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The Sex Lives of Cannibals: Adrift in the Equatorial Pacific
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107 of 114 people found the following review helpful
Format: Paperback
You know how you feel when you've just finished a really good book and want to tell everyone you know about it? That is how I feel about THE SEX LIVES OF CANNIBALS. During the first few chapters I was laughing out loud so much and reading passages to my husband so often that he mentioned he wouldn't even have to read the book. However since he formerly lived in the Marshall Islands, this book hits home to him and he could hardly wait until I was done to grab it from my hands.

Maarten and Sylvia have no idea what they're getting themselves into when Sylvia agrees to a two-year contact to work on Tarawa, a remote island in the equatorial Pacific islands also known as Kiribas (The Gilbert Islands).

This was LOL funny in so many places! Maarten's turn of a phrase is so clever that he makes one laugh in the face of a nearly intolerable situation living on this remote island - part of which is so crowded it rivals Hong Kong in population density. The 20th century wasn't kind to these islanders. Their unique culture juxtaposed with the creations of the 20th century is very nearly ruining their culture. But Troost is able to find nearly everything funny (even though one wonders if he felt it was that funny at the moment) including the bowel habits of the natives. On the back of the book in Maarten's brief bio, it is revealed that he and is wife are living in California. One can only hope that he is becoming the writer for a sit-com. He makes other authors of humor/travel memoir seem dull in comparison. If I would compare him to anyone it would be Erma Bombeck-the way he is able to find hilarity in even the most mundane things.

This book deserves to be a bestseller and hopefully by word of mouth it will be.
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31 of 36 people found the following review helpful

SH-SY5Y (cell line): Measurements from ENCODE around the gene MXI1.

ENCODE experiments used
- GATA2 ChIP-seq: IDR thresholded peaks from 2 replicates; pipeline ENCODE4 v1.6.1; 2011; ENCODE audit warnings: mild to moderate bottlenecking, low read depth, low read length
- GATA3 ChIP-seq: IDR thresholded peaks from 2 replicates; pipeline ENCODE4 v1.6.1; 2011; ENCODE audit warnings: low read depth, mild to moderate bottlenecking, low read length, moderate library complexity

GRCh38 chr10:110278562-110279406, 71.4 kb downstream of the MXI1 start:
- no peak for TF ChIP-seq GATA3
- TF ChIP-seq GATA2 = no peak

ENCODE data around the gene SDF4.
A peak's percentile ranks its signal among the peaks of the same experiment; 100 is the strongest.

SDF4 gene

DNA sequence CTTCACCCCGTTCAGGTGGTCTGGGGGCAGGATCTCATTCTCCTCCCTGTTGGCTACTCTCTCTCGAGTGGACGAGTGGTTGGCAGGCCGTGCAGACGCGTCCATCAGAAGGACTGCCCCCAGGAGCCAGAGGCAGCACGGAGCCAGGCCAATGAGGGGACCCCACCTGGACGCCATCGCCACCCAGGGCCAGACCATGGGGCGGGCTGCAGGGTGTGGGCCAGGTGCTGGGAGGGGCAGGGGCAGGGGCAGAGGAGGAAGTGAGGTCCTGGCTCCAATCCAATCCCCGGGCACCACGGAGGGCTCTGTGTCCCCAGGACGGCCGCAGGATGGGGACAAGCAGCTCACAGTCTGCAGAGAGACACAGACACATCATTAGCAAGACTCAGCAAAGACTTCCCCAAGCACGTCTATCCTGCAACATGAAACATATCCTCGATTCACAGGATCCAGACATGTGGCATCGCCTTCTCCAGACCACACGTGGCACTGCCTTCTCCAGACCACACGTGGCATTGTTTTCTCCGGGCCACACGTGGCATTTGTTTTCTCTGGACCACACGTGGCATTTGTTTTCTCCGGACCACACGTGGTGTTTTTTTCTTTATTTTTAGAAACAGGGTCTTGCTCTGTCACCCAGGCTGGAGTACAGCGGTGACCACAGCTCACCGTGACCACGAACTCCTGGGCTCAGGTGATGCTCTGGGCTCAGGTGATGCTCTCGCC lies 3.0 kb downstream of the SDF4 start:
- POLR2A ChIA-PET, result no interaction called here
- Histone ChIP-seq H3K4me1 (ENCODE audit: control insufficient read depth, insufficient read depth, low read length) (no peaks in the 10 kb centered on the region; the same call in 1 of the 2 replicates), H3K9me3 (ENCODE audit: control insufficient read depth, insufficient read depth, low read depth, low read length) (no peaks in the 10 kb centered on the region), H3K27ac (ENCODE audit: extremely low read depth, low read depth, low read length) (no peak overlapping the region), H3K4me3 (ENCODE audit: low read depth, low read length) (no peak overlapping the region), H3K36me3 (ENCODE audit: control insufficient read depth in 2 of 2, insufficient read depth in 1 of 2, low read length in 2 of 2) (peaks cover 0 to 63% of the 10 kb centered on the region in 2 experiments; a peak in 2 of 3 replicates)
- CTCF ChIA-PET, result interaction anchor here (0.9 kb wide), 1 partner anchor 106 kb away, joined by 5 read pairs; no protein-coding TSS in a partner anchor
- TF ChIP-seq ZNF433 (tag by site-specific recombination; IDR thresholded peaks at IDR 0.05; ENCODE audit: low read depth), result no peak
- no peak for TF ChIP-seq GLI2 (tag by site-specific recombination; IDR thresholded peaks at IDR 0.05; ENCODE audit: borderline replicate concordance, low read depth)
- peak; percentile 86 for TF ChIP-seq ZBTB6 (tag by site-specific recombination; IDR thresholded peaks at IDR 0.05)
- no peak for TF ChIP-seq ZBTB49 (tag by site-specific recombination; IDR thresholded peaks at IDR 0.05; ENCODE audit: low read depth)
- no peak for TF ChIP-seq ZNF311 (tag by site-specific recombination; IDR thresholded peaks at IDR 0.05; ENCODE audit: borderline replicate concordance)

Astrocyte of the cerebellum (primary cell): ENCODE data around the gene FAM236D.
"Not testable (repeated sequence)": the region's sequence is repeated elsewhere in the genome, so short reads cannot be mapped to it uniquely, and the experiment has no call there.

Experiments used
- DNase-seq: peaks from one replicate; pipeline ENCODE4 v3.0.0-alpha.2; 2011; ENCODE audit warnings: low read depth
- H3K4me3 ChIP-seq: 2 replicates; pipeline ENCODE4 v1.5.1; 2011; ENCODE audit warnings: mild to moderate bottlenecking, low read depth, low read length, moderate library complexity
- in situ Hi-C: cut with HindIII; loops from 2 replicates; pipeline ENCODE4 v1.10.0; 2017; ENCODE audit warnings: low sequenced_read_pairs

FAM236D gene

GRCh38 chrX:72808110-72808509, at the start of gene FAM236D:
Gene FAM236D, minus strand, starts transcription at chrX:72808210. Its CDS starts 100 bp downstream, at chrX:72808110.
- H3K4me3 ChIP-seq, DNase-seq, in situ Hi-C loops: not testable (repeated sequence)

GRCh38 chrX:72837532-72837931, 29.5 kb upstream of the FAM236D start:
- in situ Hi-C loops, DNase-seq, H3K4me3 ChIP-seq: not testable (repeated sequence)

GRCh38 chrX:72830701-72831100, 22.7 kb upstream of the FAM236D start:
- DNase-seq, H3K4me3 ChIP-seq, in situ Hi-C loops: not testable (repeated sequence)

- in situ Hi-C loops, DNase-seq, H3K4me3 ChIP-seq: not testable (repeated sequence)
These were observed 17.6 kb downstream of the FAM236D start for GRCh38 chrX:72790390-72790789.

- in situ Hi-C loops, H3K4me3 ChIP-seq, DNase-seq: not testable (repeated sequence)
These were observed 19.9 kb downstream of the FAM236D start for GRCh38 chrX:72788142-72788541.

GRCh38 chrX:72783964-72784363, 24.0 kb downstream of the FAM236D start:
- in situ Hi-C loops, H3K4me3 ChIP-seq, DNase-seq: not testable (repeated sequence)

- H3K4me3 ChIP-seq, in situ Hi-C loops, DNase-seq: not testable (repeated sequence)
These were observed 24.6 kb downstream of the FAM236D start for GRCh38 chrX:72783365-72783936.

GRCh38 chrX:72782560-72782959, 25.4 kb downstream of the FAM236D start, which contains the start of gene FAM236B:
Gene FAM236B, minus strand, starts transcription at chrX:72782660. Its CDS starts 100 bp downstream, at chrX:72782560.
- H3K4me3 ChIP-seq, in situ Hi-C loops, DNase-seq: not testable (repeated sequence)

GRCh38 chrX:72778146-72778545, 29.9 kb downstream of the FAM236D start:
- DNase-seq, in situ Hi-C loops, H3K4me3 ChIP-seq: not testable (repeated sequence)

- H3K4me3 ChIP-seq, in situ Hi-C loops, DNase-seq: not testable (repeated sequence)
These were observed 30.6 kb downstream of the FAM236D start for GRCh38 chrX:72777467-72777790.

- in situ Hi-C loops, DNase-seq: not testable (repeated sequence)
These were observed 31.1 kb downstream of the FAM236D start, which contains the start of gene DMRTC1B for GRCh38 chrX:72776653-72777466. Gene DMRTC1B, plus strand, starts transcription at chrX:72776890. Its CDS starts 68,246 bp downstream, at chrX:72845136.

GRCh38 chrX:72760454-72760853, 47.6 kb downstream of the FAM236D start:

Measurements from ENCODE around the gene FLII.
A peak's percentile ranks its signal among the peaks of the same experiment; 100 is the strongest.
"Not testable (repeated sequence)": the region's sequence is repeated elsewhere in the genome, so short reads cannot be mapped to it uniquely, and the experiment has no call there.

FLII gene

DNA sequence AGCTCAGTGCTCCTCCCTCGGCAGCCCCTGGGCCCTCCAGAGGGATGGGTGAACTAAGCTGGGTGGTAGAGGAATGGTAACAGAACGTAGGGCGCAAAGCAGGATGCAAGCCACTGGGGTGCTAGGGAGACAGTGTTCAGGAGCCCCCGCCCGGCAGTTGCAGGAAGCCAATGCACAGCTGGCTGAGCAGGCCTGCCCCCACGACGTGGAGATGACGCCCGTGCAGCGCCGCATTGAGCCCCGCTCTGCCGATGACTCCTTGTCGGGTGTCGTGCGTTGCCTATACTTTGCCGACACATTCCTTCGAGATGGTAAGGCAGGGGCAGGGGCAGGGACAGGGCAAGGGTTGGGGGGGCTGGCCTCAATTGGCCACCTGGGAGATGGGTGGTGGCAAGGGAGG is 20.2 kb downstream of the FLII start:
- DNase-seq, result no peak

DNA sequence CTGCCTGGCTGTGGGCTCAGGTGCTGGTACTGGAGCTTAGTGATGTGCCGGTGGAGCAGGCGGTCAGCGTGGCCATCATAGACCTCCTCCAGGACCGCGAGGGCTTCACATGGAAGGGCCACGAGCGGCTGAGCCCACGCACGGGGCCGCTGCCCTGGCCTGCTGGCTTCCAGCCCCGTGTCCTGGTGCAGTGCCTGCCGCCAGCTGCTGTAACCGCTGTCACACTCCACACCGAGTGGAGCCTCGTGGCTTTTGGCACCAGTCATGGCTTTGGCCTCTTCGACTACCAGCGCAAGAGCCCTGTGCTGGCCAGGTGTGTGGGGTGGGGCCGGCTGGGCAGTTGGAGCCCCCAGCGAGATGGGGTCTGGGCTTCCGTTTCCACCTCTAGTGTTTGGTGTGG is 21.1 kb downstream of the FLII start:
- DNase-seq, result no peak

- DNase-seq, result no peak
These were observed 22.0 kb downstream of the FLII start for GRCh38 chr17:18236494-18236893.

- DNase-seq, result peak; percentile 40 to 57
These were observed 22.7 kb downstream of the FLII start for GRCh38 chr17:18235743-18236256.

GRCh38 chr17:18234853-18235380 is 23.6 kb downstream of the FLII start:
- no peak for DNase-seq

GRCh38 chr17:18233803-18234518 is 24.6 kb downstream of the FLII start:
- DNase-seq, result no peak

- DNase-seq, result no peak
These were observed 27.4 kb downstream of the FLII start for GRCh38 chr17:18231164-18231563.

on September 1, 2005
Format: Paperback
Troost and his wife truly do go to the end of the world, to a tiny country in the equatorial Pacific, and live in an alternate reality. Troot's misadventures with the town's hygiene and sanitation, the toxic fish, a complete lack of vegetation, limited dry goods, cannibalistic dogs, a rundown airplane, high seas on a plywood boat, and the like are relayed to the reader with humor and wit. Beer is popular because it "tends to be parasite-free and calorie-laden, two very useful attributes on Tarawa." At first, Troost is an outsider, shocked by the island going-ons, but over the course of his two years there, he truly adopts the island lifestyle, so much that America is a complete culture shock for husband and wife when the part ways with Kiribati.

Troost makes some insightful comments on infrastructure--he took for granted in his previous life that water and electricity came to your house by magic. On Kiribati, he has hilariously eye-opening experiences ensuring a supply of both.

Throughout the book Troost recounts the history of Kiribati, its culture, and its relationship to the outside world. He actually does a real service to the island by recording the oral tradition and myth, and placing it in context with the slim amount of published literature on Kiribati. Over the course of his stay, he grows to be a real defender of the nation. When Kiribati sincerely accepts the offer of a British drunkard to become their Poet Laureate, the global media has quite a laugh at the nation's quaint nature. Troost is certain to set the truth straight about the lout who only lasted a few months in Kiribati.
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52 of 64 people found the following review helpful
on October 16, 2004
Format: Paperback
The author describes living for two years in Kiribati, an ex-British colony in the Pacific Ocean that is now independent. He thought he was moving to a tropical paradise, but instead found that even in the national capital, people would regularly defecate in the lagoon, the grocery stores couldn't keep basic staples in stock, and water and electric supplies were irregular at best. He speaks of the Kiribati people with enormous and sincere affection, but a reader can't avoid the conclusion that these islands would be better off if they were still a British colony.